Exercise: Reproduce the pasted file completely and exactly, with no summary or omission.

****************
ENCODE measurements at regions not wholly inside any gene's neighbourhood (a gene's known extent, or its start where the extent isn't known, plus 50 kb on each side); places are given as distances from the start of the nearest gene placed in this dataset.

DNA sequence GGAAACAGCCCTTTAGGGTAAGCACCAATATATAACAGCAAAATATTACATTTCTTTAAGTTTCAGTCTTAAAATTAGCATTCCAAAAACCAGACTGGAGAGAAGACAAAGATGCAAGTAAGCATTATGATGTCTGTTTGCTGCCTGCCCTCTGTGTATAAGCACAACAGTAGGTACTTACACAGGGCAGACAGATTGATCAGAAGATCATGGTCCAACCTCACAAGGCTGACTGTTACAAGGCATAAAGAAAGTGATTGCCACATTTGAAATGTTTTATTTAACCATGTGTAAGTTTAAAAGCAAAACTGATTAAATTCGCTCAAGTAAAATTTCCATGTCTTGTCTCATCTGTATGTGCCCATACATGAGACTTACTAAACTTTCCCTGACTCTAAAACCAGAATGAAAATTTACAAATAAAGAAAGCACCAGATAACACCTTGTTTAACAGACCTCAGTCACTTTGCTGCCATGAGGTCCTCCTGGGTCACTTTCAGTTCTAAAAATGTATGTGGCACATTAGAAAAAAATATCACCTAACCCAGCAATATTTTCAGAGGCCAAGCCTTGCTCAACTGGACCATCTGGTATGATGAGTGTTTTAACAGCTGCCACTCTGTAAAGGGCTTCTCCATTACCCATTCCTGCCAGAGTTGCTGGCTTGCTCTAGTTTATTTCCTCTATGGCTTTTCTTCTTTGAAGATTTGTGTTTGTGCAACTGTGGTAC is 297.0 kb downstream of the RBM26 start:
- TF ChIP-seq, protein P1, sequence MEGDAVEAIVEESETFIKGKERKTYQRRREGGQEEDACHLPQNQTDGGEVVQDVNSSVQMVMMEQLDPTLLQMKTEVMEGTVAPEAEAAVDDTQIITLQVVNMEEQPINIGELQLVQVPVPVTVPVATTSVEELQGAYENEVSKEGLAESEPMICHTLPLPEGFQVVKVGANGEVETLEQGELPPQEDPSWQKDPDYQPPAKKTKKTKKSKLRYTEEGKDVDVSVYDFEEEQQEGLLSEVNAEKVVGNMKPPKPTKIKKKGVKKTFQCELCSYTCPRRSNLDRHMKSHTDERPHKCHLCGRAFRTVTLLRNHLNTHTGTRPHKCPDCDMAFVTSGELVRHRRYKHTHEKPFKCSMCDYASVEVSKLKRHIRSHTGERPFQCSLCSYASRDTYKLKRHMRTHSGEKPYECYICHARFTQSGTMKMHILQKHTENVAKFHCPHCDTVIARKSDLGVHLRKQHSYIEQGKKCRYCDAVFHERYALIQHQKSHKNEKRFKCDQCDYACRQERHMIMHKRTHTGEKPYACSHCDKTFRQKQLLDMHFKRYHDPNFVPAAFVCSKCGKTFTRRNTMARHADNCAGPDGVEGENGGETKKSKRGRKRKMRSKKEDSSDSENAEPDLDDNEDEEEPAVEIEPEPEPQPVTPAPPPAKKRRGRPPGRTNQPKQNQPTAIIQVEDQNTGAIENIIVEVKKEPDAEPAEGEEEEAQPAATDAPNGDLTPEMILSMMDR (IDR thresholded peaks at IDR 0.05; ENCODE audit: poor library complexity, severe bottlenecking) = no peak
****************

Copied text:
ENCODE measurements at regions not wholly inside any gene's neighbourhood (a gene's known extent, or its start where the extent isn't known, plus 50 kb on each side); places are given as distances from the start of the nearest gene placed in this dataset.

DNA sequence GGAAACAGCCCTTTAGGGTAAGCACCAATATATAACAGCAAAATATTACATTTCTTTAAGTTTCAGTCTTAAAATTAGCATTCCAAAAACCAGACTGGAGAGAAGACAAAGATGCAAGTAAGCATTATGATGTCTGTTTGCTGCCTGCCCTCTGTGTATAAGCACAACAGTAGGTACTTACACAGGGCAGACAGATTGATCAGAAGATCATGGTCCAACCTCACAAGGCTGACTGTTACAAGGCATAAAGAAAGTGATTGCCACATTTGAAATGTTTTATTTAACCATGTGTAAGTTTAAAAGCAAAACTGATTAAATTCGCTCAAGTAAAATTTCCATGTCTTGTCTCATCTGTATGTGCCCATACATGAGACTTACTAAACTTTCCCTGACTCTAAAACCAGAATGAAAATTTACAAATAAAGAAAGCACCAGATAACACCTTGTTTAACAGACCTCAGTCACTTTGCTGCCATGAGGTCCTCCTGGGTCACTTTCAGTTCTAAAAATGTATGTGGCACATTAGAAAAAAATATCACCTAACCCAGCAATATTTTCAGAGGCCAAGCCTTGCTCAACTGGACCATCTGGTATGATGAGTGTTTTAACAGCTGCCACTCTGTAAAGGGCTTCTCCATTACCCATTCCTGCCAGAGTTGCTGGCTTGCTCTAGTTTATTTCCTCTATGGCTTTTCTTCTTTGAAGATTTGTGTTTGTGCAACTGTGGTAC is 297.0 kb downstream of the RBM26 start:
- TF ChIP-seq, protein P1, sequence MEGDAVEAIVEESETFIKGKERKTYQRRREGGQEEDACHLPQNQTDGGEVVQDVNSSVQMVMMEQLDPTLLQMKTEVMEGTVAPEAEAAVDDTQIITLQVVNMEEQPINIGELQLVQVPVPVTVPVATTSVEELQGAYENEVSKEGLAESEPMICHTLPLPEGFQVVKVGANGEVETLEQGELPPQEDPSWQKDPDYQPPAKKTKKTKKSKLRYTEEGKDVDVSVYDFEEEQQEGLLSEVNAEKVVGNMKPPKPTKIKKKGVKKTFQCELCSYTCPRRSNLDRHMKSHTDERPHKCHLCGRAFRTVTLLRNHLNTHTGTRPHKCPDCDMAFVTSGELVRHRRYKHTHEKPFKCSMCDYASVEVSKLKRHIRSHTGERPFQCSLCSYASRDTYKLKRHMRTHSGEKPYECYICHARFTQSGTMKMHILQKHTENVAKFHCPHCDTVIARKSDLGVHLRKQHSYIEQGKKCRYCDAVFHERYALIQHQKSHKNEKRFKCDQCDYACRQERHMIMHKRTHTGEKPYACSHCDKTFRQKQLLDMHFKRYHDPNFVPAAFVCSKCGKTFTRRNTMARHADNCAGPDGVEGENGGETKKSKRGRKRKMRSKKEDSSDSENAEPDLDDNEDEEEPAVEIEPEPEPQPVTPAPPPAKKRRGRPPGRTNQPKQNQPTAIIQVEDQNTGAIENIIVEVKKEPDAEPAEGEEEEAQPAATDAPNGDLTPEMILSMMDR (IDR thresholded peaks at IDR 0.05; ENCODE audit: poor library complexity, severe bottlenecking) = no peak